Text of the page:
Is the sun ever good for you?

Yes it is. You’ll never look as healthy, radiant skin to match as when you’re photographed bathed in sunlight. And often it's after a holiday when you’ve spent more time than usual outside and in the sun, that you look super rested, with a glow from within too. 

Sun-kissed looks good on most of us and it’s a huge bonus that we even produce vitamins when our skin is exposed to sunlight. Vitamin D, aka the sunshine vitamin or the happy hormone, is the stuff that helps you absorb calcium, magnesium and phosphate to boost your immune system and your bone, heart and muscle health. And it’s supposed to prevent mood swings and help with depression.

But at what cost to our skin? When do we know we’ve had a balance of exposure that won’t place us at risk of sun damage or conversely of deficiencies? 

Surprisingly, we don’t need as much sun as we think. According to Spanish researchers who “estimated the duration of solar radiation exposure required in order to obtain the recommended doses of vitamin D”, around 20 minutes in spring and summer should do the trick while two hours in the colder seasons is optimal. Remember of course that this needs to be adjusted to your natural melanin levels. 

While dermatologists may still use the Fitzpatrick Skin Type (FST) scale which takes you from a skin type I (always burns - palest) to VI never burns - darkest), and assesses your risk of burning, it is not without its limitations. Interestingly it has been used as the basis of skin colours used for your emojis 

It may not be the best indicator of how much sun you may be able to tolerate as our skin colour spectrum is so diverse. 

Sun damage also known as photo-ageing can be responsible for the following: blotchy skin, broken capillaries, dryness, hyperpigmentation, loss of elasticity, pigmentation, redness, sun spots, uneven skin  texture and wrinkles. The list is not exhaustive. And even worse, can put you at risk of skin cancers.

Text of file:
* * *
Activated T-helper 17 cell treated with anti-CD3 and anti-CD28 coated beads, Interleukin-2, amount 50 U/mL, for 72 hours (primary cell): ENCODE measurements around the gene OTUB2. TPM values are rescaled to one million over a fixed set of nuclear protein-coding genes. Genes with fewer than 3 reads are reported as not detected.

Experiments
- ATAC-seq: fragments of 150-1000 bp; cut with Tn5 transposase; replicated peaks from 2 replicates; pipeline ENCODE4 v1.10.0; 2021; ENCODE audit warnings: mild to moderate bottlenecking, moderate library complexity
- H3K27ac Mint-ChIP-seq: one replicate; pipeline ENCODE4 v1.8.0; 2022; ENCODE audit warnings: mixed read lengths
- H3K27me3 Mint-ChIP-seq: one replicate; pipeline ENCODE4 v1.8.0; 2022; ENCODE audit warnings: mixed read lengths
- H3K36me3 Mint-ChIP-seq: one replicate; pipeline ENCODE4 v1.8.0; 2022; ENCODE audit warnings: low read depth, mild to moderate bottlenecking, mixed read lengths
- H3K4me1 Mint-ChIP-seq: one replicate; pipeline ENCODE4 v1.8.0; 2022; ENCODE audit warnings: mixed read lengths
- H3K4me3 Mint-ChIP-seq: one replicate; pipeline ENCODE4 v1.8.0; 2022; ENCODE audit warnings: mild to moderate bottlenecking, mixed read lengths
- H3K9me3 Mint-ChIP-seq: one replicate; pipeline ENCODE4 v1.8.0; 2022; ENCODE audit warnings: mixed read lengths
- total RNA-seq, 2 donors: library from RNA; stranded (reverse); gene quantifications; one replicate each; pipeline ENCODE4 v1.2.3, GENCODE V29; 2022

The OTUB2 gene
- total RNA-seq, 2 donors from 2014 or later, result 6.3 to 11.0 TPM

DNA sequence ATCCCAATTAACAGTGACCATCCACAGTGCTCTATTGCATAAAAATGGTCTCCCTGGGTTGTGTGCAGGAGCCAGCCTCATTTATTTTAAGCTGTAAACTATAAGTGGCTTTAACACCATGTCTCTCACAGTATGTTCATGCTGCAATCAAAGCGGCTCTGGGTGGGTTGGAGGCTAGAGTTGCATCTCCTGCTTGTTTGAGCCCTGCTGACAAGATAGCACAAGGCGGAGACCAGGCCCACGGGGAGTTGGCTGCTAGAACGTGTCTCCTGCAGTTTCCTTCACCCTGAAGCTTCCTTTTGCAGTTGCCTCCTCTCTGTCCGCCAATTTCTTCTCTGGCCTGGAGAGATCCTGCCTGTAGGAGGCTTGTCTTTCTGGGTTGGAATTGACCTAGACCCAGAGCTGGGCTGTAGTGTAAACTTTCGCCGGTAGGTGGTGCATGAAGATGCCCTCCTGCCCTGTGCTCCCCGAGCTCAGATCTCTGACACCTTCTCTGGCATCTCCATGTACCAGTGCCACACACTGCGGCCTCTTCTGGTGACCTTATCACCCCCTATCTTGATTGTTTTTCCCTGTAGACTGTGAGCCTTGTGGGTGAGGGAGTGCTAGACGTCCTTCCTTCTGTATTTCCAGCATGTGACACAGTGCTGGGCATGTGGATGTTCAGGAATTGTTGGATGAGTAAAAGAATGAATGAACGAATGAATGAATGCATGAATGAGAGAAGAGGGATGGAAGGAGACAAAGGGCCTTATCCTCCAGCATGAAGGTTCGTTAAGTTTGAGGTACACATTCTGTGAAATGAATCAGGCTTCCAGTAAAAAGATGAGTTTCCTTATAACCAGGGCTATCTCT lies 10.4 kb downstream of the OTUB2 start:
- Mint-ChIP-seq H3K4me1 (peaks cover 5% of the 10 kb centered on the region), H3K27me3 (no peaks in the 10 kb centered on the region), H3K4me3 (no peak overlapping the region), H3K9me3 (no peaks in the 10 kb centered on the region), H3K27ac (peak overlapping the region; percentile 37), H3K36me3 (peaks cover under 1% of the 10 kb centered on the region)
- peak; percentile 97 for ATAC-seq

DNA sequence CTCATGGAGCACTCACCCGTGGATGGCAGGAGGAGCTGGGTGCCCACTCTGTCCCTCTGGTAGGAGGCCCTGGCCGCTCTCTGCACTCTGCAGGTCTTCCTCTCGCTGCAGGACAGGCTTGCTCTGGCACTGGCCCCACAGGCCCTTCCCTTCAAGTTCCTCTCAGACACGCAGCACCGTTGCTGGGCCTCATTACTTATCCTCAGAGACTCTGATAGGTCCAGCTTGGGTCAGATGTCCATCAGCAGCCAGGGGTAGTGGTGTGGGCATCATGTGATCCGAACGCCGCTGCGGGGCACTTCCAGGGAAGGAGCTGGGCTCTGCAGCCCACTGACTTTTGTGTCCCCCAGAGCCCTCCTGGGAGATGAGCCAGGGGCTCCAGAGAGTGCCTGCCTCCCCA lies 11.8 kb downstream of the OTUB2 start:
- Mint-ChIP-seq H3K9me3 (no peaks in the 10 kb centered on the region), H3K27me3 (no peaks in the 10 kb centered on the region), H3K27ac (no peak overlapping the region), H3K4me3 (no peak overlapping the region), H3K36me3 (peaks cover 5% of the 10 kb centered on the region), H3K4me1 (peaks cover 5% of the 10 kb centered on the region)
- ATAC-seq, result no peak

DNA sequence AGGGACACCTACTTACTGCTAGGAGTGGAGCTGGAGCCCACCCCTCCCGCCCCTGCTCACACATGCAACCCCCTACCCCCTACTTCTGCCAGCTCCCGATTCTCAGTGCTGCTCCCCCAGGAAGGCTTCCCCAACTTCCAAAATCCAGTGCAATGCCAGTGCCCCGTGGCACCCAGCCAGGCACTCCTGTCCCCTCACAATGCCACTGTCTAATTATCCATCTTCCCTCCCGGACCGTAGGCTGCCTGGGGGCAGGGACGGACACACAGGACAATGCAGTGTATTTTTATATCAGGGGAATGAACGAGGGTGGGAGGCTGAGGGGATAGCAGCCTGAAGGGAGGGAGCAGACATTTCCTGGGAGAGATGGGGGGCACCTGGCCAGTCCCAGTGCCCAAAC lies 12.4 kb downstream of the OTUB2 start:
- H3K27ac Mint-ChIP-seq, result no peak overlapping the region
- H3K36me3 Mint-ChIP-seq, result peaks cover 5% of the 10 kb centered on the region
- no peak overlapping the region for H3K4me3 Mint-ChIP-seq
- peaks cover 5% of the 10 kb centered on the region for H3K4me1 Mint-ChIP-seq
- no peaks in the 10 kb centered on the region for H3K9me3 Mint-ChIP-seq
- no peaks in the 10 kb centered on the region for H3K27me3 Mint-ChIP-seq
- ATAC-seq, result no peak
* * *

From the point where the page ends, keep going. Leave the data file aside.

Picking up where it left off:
How to protect yourself?

“Dermatologists recommend using a broad-spectrum sunscreen, which will shield skin from both UVA and UVB rays. Look for a sun protection factor (SPF) of 30 or higher. Water-resistant formulas are encouraged. Reapply every two hours or sooner if swimming or exercising.

While prevention is better than cure, sometimes the damage has already been done and while it’s difficult to reverse it, you can slow down or minimise the appearance of its effects.

If you think interventions like chemical peels, cryotherapy, laser and other treatments may be too extreme for your needs or you're looking for products to help with maintenance post therapy, look out for the following effective ingredients, see our Ingredient Library:

  • Azelaic Acid 
  • Niacinamide 
  • Retinol 
  • Vitamin C 

SOURCES:

https://www.sciencedaily.com/releases/2017/03/170308083938.htm

https://www.scielo.br/j/abd/a/Ph78pjPLwBXcNvWJRx7X3vp/

https://en.wikipedia.org/wiki/Fitzpatrick_scale

https://www.yalemedicine.org/conditions/sun-damage 

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